Swaps, sold to sponsors at the height of the market, are gradually burning off, alleviating another barrier to owners readying assets for sale. “Something like $500 billion of debt is coming due and a lot of that debt was struck when rates were very high, so a large proportion of it was swapped. Banks need to deal with their loans. When they reach maturity, they cannot extend or hide them anymore. So, it’s really the wave of maturity that is driving a lot of activity,” Weber argues.

Sellers in such situations want certainty, rather than the last dollar, Weber believes. The ability to spot such deals and get the timing right is essential, he adds, pointing to the 2015 sale of Jury’s Inn during his Mount Kellett days – the success of which he says was due to correctly reading the investment market.

“We were one of the first to take a restructured company back out to market,” he remembers, “it was all about understanding asset and capital flows; understanding whether money is coming in or whether the tap has been turned off.”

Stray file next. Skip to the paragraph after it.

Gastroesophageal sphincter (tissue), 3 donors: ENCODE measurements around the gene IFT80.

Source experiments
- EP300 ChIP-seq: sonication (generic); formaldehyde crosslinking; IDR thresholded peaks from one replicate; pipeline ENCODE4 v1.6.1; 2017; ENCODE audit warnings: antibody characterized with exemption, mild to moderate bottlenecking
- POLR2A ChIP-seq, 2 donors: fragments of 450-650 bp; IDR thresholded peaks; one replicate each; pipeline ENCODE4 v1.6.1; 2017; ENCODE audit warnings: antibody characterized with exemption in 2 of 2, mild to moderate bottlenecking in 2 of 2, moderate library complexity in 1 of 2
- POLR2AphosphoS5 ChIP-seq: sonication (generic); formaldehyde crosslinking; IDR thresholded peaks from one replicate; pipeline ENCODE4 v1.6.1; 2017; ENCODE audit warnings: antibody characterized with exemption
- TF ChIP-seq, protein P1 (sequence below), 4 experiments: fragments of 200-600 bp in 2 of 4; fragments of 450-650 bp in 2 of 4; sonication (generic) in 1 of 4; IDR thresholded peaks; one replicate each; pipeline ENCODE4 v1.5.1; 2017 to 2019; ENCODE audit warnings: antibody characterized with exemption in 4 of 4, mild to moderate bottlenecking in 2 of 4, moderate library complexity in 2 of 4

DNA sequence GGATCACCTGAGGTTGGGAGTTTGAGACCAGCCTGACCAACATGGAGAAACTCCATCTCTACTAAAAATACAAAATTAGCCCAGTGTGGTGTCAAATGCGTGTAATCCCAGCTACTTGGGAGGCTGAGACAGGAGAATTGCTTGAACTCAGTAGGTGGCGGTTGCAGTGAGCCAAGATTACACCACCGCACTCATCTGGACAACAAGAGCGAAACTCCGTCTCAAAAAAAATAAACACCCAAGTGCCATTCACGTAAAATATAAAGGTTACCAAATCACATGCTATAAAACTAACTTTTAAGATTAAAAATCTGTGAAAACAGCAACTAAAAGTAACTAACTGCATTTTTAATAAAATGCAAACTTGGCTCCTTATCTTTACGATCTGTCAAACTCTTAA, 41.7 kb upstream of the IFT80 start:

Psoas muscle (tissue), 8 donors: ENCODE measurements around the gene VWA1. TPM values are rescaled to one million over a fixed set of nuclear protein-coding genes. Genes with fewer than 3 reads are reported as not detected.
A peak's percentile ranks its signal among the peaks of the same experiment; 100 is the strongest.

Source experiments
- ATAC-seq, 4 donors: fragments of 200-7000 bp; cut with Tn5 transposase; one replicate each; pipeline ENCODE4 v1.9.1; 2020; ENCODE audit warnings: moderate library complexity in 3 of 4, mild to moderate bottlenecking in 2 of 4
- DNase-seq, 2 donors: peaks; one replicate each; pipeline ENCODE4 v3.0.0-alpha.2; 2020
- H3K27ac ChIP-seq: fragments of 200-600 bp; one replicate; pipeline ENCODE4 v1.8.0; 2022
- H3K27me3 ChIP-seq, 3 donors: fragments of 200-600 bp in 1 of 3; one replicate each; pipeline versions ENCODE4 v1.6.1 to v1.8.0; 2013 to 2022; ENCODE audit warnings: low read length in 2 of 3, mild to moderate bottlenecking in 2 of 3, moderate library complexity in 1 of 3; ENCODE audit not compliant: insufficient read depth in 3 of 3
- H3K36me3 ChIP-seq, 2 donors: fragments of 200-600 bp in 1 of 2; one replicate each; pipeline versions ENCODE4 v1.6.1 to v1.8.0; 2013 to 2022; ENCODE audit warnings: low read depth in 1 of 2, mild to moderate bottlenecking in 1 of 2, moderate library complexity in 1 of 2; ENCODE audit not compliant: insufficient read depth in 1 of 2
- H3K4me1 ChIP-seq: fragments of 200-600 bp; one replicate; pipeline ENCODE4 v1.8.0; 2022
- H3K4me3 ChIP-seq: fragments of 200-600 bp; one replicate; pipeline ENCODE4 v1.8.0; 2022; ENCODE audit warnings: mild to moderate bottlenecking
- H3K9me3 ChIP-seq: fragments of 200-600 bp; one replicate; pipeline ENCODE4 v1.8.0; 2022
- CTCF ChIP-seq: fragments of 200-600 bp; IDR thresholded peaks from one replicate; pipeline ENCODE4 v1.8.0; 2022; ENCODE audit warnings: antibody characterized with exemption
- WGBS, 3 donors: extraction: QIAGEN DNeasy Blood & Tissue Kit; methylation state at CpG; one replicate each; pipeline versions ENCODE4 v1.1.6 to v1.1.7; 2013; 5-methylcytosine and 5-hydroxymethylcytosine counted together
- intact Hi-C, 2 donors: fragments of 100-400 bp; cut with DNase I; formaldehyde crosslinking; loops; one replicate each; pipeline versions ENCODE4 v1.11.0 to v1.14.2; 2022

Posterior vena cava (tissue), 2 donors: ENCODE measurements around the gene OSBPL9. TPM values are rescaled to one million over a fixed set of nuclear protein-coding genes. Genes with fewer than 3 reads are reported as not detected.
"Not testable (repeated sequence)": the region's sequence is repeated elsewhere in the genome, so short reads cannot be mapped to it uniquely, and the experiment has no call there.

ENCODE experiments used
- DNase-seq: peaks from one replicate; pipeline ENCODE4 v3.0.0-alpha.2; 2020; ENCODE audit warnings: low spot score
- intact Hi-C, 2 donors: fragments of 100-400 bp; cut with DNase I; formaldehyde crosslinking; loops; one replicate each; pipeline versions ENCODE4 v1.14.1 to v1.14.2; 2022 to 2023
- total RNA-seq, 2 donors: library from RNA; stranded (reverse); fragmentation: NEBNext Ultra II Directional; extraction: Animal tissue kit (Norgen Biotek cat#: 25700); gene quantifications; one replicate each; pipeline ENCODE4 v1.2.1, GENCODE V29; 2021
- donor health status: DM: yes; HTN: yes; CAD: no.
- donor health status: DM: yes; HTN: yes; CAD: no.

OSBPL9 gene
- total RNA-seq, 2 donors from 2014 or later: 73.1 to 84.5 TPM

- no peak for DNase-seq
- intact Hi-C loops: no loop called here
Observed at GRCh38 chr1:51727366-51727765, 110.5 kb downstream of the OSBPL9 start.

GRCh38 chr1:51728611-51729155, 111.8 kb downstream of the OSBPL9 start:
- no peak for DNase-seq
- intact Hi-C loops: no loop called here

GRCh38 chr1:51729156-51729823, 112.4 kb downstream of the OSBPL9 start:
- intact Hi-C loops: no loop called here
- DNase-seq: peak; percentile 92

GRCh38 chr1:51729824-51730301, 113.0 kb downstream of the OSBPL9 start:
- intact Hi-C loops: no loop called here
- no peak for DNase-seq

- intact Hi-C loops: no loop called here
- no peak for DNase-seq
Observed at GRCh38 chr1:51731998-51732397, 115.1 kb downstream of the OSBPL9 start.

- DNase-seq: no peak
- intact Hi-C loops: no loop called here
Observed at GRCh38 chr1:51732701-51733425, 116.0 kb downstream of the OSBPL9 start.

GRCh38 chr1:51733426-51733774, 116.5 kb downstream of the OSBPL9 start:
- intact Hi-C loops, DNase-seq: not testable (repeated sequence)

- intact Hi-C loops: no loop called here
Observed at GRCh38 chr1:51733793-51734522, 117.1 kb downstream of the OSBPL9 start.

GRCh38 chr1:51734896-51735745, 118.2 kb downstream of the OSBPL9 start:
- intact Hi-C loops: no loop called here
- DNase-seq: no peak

Gateway Cities

In its short life to date, Henderson Park has proved to be a nimble investor across Europe. Investment has so far been weighted towards hotels – clearly a favoured sector of Weber’s – but has also taken in offices, residential and, after the launch of a joint venture in September with US investor Hines, student housing.

Weber envisages Henderson Park’s investment focus to be equity rather than debt for the foreseeable future. “We can do debt, but today’s opportunity is much more on the equity side,” he says. “However, we need the ability to move up and down capital structures, as well as across asset classes, and be nimble and able to react to cycles.”